$processInfo.Arguments = "-jar $JenkinsCliJarFilePath -s $JenkinsServerUrl -auth $Username`:$ApiToken get-node $nodeName"
    $processInfo.UseShellExecute = $False

    $process = New-Object System.Diagnostics.Process
    $process.StartInfo = $processInfo
    $process.Start() | Out-Null
    $process.WaitForExit()
    $stdo = $process.StandardOutput

    If ($process.ExitCode -ne 0)
    {
        Start-Process -FilePath java -NoNewWindow -Wait -ArgumentList "-jar $JenkinsCliJarFilePath","-s $JenkinsServerUrl","-auth $Username`:$ApiToken","create-node" -RedirectStandardInput "$nodeName.xml"
        Write-Host "$nodeName created ($(Get-Date))"
    }
    else 
    {
        If ($OverwriteNodeIfExists)
        {
            Write-Host "Deleting $nodeName..."
            Start-Process -FilePath java -NoNewWindow -Wait -ArgumentList "-jar $JenkinsCliJarFilePath","-s $JenkinsServerUrl","-auth $Username`:$ApiToken","delete-node $nodeName"

            Write-Host "Recreating $nodeName..."
            Start-Process -FilePath java -NoNewWindow -Wait -ArgumentList "-jar $JenkinsCliJarFilePath","-s $JenkinsServerUrl","-auth $Username`:$ApiToken","create-node" -RedirectStandardInput "$nodeName.xml"
        }
        else 
        {
            Write-Host "Node $nodeName exists."   
        }

        If (!$KeepNodeXmlFiles)
        {
            Remove-Item -Path "$nodeName.xml" -Force
        }
    }
}

Next Step

The script I created can bulk create the “receivers” for the actual slaves to talk to the Jenkins master. I will write another PowerShell to script to automatically install and communicates with the Jenkins master.

Recap

Pull Requests, any suggestion or even forking is welcome. This should make Jenkins permanent node/slave administration a little easier.

Configuring JavaFX Project on IntelliJ

I’ve had a hard time just to get a JavaFX project going with IntelliJ on Java 11. After spending 2 nights of digging and Googling, I finally got “Hello World” window to show up.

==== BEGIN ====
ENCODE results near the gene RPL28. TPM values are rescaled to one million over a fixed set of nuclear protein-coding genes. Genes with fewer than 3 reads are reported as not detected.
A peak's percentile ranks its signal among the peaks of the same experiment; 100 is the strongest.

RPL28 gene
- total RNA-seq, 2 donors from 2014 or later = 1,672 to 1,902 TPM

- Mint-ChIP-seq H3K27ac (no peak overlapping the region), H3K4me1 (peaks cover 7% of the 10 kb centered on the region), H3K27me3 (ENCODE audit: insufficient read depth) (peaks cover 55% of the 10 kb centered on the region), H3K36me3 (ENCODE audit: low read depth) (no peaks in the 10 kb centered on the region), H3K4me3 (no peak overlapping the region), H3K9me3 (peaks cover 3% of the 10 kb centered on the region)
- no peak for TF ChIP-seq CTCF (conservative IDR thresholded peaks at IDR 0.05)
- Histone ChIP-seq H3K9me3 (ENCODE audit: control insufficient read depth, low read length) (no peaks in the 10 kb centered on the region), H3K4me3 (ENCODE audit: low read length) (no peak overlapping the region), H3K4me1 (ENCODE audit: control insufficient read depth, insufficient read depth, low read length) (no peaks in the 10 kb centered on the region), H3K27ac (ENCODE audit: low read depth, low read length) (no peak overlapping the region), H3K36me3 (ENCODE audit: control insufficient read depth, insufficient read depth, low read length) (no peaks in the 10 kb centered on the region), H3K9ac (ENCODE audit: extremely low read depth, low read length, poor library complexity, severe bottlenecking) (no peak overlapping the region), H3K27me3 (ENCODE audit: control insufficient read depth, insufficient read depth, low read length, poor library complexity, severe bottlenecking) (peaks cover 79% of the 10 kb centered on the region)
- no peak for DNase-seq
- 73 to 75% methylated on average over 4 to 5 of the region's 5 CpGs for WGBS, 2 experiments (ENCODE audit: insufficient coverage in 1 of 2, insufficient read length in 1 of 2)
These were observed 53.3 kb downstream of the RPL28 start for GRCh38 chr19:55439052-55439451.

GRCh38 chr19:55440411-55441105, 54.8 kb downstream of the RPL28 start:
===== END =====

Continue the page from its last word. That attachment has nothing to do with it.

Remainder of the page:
I will try to summarize what I have done.

Maven

I have decided to manage dependencies and build with maven. Here is the pom.xml file I created. Right click on the project in Project window and select All Frameworks Support to add Maven support to the project.

<?xml version="1.0" encoding="UTF-8"?>
<project xmlns="http://maven.apache.org/POM/4.0.0"
         xmlns:xsi="http://www.w3.org/2001/XMLSchema-instance"
         xsi:schemaLocation="http://maven.apache.org/POM/4.0.0 http://maven.apache.org/xsd/maven-4.0.0.xsd">
    <modelVersion>4.0.0</modelVersion>

    <groupId>groupId</groupId>
    <artifactId>jenkinstoolsetfx</artifactId>
    <version>1.0-SNAPSHOT</version>
    <dependencies>
        <dependency>
            <groupId>org.openjfx</groupId>
            <artifactId>javafx-controls</artifactId>
            <version>11</version>
        </dependency>
        <dependency>
            <groupId>org.openjfx</groupId>
            <artifactId>javafx-fxml</artifactId>
            <version>11</version>
        </dependency>
    </dependencies>
    <build>
        <plugins>
            <plugin>
                <groupId>org.apache.maven.plugins</groupId>
                <artifactId>maven-compiler-plugin</artifactId>
                <version>3.8.1</version>
                <configuration>
                    <source>11</source>
                    <target>11</target>
                </configuration>
            </plugin>
        </plugins>
    </build>
</project>

 

VM options

I’m sure the module path may be different depending your installation but here is the VM options I gave in Run/Debug Configurations. (Run -> Edit Configurations) This is necessary because JDK does not contain JavaFX by default anymore.

--module-path "/usr/share/openjfx/lib" --add-modules javafx.controls,javafx.fxml

Project

Navigate to File -> Project Structure -> Project. Make sure you select 11 – Local variable syntax for lambda parameters in Project language level.

Language Level

Navigate to File -> Project Structure -> Modules. Select 11 – Local variable syntax for lambda parameters for Language level in Sources tab.11 - Local variable syntax for lambda parameters

Target bytecode version

Navigate to File -> Settings -> Build, Execution, Deployment -> Compiler -> Java Compiler. Select 11 for Target bytecode version.

Target bytecode version

Recap

There are many options to create cross platform desktop applications and JavaFX is one of them. I hope JetBrain will streamline the way to create JavaFX project easily in the future. I have uploaded the code to my GitHub repository. https://github.com/hiriumi/jenkins-toolset-fx

Integer Array Intersection (Improved)

Right after I wrote the previous blog entry regarding integer array intersection, I thought of sorting the two parameters before I did anything with those arrays. I think I came up with a better algorithm. Let’s look at the code.